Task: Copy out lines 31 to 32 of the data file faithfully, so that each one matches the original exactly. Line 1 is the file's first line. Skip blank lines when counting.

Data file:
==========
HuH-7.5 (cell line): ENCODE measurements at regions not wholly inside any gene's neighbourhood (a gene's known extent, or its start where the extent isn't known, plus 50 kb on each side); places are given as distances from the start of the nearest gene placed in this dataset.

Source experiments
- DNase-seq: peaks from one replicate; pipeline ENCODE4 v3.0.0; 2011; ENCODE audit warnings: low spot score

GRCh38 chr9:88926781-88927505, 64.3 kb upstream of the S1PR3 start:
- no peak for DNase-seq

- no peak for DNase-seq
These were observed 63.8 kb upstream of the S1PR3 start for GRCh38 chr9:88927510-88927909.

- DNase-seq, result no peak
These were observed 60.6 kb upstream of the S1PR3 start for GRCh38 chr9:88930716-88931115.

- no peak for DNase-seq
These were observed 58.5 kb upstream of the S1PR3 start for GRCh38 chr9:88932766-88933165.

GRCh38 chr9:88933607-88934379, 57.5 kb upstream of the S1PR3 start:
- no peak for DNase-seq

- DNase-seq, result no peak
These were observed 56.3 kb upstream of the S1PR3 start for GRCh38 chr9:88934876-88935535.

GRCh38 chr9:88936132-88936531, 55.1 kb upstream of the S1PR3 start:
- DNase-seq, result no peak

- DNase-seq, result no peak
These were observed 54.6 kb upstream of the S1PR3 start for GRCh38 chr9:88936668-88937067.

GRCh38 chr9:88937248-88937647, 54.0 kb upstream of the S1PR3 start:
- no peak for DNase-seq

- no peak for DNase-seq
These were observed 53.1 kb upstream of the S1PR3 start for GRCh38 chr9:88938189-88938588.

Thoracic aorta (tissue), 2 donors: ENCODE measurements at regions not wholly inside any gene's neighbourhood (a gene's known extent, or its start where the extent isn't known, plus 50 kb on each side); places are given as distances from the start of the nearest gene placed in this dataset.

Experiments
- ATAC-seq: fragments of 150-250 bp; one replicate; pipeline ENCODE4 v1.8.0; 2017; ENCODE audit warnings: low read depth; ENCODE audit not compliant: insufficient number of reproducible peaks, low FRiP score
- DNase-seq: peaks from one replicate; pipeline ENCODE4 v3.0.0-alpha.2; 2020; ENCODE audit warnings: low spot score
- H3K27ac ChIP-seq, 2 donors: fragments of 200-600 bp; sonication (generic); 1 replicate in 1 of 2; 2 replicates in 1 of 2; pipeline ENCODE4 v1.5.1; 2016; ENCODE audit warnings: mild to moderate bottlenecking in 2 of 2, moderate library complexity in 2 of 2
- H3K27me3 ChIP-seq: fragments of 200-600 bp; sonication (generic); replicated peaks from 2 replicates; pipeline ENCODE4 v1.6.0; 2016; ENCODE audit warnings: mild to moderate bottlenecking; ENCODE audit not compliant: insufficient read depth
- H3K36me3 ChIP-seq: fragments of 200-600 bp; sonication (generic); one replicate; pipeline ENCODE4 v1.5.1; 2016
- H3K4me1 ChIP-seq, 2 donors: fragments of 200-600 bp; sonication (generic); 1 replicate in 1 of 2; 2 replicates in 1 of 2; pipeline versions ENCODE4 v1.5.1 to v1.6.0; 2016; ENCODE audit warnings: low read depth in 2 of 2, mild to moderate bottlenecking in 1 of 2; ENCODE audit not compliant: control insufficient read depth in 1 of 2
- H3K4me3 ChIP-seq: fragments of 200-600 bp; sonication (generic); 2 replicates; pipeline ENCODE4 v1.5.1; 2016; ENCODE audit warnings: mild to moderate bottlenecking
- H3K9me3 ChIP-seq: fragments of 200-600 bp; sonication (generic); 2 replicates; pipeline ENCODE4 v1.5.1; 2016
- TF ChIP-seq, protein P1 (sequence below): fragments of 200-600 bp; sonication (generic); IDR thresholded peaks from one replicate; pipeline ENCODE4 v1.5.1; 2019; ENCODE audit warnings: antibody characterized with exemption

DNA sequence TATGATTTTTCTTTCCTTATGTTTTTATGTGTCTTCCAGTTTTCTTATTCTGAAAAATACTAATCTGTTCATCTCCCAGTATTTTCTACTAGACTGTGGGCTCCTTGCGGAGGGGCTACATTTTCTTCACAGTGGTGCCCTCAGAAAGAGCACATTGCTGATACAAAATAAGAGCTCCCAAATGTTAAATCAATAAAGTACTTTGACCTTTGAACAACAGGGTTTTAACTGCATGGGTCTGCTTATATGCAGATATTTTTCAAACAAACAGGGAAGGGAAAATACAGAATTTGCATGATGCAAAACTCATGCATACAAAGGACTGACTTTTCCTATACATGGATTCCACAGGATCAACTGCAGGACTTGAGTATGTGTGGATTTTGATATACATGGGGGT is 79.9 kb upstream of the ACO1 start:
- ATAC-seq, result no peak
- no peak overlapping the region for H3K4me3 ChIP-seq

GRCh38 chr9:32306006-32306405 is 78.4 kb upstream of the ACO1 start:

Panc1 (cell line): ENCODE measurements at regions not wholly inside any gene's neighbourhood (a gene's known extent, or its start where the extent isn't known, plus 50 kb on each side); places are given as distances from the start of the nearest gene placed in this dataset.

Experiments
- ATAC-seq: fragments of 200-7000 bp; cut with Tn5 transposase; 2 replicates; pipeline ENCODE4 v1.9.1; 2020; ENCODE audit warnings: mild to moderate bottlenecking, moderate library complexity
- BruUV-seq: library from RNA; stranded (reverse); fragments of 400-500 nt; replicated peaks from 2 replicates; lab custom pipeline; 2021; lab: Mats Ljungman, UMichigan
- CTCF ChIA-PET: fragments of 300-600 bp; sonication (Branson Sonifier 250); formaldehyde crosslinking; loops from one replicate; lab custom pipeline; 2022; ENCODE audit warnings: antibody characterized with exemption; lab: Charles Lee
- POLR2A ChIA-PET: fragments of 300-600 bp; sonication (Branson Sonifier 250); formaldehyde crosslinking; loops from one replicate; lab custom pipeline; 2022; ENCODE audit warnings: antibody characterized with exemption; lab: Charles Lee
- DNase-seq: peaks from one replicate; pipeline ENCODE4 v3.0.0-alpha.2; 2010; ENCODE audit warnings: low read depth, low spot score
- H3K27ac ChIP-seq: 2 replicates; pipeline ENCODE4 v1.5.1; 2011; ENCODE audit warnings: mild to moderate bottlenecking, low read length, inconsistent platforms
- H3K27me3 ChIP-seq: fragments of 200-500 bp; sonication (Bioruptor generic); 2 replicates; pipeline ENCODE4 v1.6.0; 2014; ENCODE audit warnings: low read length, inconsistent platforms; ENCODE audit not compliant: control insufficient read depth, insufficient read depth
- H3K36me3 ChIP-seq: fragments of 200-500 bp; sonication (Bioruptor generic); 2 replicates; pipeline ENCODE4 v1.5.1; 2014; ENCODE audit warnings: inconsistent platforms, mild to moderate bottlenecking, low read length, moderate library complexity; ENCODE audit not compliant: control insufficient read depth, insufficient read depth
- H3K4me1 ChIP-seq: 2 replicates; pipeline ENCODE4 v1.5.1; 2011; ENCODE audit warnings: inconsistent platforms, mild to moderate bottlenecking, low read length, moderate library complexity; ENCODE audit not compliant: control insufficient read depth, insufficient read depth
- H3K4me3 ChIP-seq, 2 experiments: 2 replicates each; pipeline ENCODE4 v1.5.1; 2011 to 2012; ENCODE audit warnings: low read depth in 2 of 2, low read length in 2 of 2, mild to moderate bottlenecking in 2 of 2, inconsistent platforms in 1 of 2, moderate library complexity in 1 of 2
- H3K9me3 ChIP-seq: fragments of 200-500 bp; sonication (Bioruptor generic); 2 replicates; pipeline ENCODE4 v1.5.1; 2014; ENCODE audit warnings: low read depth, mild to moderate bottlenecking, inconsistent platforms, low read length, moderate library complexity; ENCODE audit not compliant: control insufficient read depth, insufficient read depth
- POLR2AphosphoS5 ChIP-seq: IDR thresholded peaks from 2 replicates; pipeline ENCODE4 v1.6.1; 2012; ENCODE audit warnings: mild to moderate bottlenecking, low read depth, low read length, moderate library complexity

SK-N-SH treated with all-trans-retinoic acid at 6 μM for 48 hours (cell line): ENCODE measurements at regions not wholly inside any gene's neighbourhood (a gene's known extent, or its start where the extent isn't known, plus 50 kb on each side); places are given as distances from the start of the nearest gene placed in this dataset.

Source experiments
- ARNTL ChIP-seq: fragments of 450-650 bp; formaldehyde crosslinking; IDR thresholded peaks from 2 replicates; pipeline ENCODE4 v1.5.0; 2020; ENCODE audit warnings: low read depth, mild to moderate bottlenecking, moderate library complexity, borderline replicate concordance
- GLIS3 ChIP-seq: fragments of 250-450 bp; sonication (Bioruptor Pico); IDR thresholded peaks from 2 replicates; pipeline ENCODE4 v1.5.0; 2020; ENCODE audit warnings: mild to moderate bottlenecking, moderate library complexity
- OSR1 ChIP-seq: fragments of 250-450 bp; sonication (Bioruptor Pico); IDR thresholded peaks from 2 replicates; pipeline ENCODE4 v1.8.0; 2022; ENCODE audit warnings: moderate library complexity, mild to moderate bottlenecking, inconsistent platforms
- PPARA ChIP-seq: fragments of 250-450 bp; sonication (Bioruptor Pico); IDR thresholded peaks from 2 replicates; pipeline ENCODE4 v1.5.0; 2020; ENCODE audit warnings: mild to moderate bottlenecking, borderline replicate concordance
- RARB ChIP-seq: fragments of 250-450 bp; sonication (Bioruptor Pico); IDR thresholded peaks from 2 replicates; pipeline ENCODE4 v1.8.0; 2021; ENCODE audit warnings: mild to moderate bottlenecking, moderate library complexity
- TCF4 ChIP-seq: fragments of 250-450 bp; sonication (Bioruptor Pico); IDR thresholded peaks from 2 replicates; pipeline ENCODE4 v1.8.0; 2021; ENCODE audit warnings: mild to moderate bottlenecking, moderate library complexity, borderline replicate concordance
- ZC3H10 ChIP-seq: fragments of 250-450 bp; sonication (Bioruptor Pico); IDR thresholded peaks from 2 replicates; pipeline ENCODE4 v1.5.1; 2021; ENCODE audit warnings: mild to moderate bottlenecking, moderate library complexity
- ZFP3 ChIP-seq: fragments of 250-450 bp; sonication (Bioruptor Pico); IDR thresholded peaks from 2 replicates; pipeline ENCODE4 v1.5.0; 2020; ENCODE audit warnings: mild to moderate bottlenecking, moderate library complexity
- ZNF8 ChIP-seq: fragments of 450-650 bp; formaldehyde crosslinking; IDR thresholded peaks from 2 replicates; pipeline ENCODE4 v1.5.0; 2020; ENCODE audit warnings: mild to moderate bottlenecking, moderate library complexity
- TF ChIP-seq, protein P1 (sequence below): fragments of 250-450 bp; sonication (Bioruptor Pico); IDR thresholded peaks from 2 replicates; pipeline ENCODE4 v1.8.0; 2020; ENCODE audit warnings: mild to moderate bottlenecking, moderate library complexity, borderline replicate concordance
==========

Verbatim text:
- H3K4me1 ChIP-seq, 2 donors: fragments of 200-600 bp; sonication (generic); 1 replicate in 1 of 2; 2 replicates in 1 of 2; pipeline versions ENCODE4 v1.5.1 to v1.6.0; 2016; ENCODE audit warnings: low read depth in 2 of 2, mild to moderate bottlenecking in 1 of 2; ENCODE audit not compliant: control insufficient read depth in 1 of 2
- H3K4me3 ChIP-seq: fragments of 200-600 bp; sonication (generic); 2 replicates; pipeline ENCODE4 v1.5.1; 2016; ENCODE audit warnings: mild to moderate bottlenecking